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THE HEBREW CALENDAR (in a nutshell)
The Hebrew calendar is based, primarily, on the moon's rotation, or what is known as the lunar calendar, consisting of twelve lunar months. Each lunar month is made-up of exactly 29 days, 12 hours and 44 minutes. These numbers collected altogether amount to 354 days to each year, or what is known as "a regular year" (Heb. כסדרה), while the accumulation of 44 minutes to each lunar month amounts to nearly 9 hours in the course of a year; in two years, to nearly 18 hours, and in three years, to a little more than 26 hours, or what can be termed as an additional day. It is therefore necessary to make the addition of one 24-hour day every three years to the Hebrew calendar, turning an ordinary 29-day lunar month of Heshwan into a 30-day month, or what is known as an intercalated month, and which brings the Jewish year to 355 days. Such a year is called "a full year" (Heb. שלמה). Now since each lunar month repeats its phases, or starts anew with the mean conjunction of the sun (hence: New Moon) every 29 1/2 days, and since, for all practical purposes, it is impossible to divide a day in half, this accounts for why the twelve lunar months in the Jewish calendar are made-up of 30, 29, 30, 29, etc. days respectively, which balances out in the long run. The first of these lunar months is Nisan, as it is written (Exo. 12:2): "This month shall be unto you the beginning of months." It is made-up of 30-days.
Note that there is a difference of eleven days between a Solar Year (of 365 days) and a Lunar Year (of 354 days). The Seasons repeat themselves every twelve months. However, the seasons are governed by the earth's rotation around the sun (i.e. Solar Year) of 365 days, rather than by the moon's rotation. Here, a technical problem arises insomuch that Passover, according to a biblical injunction (Deut. 16:1), must always fall in the springtime. Since the lunar year lags behind the solar year by eleven days each year, and after three years it would lag behind the solar year by 33 days, had this process continued, Passover would have eventually fallen in the winter months. It, therefore, becomes necessary to intercalate the year by adding another month to the Hebrew calendar every two or three years, in order to keep the lunar cycle aligned with the solar cycle. This accounts for the first and second months of Adar which are added to the calendar in a Leap Year (Heb. שנה מעוברת), there being seven Leap Years in the course of a nineteen-year period. These Leap Years are repeated in their regular order every 19 years. The first Adar is always a 30-day month, while the second Adar is always a 29-day month. As for the three surplus days in the 33-day lag every three years and which were not accounted for by the addition of a 30-day month, these days are taken in by the frequencies of Leap Years occurring every 2 to 3 years (seven in a 19-year period), so that in 19 years, 210 days have been added to the Hebrew calendar by the addition of a 30-day month, making the total number of days equal to the total number of days appearing in a 19-year Solar Year (6,935 days). Complete alignment of the Solar and Lunar years are attained every 19 years, while in between these years, the two are constantly running in close proximity to each other.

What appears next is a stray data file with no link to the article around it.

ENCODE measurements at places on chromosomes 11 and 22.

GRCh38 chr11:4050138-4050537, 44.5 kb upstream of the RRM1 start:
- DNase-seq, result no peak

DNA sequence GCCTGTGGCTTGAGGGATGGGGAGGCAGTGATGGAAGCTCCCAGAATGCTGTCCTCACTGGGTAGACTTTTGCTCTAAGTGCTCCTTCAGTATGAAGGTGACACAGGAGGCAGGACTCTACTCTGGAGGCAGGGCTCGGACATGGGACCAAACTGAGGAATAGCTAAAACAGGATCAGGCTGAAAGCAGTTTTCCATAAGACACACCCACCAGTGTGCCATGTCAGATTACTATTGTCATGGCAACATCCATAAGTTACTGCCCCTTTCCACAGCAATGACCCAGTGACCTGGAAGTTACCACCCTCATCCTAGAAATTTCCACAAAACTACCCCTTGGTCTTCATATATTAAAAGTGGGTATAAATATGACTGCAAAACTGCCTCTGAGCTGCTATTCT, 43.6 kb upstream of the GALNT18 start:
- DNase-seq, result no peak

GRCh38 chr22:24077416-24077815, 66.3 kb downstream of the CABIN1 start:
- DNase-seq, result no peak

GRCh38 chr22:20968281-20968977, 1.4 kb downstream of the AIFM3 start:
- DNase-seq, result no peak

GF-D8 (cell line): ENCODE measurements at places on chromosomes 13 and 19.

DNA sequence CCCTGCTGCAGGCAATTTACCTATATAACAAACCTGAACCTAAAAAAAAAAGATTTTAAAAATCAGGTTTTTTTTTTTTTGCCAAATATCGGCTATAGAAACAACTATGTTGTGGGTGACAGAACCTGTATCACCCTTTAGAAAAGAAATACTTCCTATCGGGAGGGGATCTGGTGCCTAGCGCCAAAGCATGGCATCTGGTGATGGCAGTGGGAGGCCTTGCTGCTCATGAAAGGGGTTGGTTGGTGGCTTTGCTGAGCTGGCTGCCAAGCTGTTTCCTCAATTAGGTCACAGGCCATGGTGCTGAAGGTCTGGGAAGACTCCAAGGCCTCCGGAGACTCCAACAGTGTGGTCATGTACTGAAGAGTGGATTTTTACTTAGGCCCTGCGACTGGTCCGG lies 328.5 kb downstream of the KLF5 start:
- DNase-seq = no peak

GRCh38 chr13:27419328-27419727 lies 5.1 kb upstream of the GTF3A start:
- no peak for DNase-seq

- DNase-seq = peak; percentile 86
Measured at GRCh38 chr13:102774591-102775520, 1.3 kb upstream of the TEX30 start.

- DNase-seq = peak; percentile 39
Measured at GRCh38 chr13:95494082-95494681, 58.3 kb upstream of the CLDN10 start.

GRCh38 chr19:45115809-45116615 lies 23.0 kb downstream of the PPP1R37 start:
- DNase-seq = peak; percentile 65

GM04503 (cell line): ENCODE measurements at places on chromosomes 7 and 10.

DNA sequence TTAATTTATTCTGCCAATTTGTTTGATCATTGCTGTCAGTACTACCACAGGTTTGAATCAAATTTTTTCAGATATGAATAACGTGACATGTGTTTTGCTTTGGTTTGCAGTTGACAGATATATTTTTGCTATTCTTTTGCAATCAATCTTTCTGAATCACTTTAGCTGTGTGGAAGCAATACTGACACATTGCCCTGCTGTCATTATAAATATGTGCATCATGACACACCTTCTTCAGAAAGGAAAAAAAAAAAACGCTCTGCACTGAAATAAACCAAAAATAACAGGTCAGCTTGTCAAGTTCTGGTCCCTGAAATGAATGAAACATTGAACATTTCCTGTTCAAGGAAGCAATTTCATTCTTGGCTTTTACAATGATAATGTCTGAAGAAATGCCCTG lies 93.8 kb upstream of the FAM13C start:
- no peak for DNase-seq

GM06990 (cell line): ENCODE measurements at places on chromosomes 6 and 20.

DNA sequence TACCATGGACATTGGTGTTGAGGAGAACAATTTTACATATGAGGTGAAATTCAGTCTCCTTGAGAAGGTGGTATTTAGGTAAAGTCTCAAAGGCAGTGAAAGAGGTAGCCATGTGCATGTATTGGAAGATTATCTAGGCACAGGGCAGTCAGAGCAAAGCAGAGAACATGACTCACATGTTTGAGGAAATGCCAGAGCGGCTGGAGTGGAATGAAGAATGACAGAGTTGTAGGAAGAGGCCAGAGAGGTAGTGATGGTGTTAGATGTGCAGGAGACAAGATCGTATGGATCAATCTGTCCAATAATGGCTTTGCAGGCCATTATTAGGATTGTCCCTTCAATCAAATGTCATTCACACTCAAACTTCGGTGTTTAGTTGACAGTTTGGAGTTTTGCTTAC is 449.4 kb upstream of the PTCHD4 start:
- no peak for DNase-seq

The Hebrew months, in their proper order, are as follows:
Nisan = 30 days
Iyyar = 29 days
Siwan = 30 days
Tammuz = 29 days
Av = 30 days
Elul = 29 days
Tishri = 30 days
Heshwan = 29 days (30 days when intercalated, making it "a full year")
Kisleu = 30 days (29 days in "a defective year")
Tevet = 29 days
Shevat = 30 days
Adar = 29 days (In a Leap Year, the first Adar is 30 days)
 Formerly, each new lunar month was sanctified by the testimony of eye witnesses who had seen it appear in the sky.
 cf. Babylonian Talmud (Rosh Hashanah 21a); Maimonides (Mishne Torah, H. Kiddush Ha-Chodesh 4:1; 1:1-2)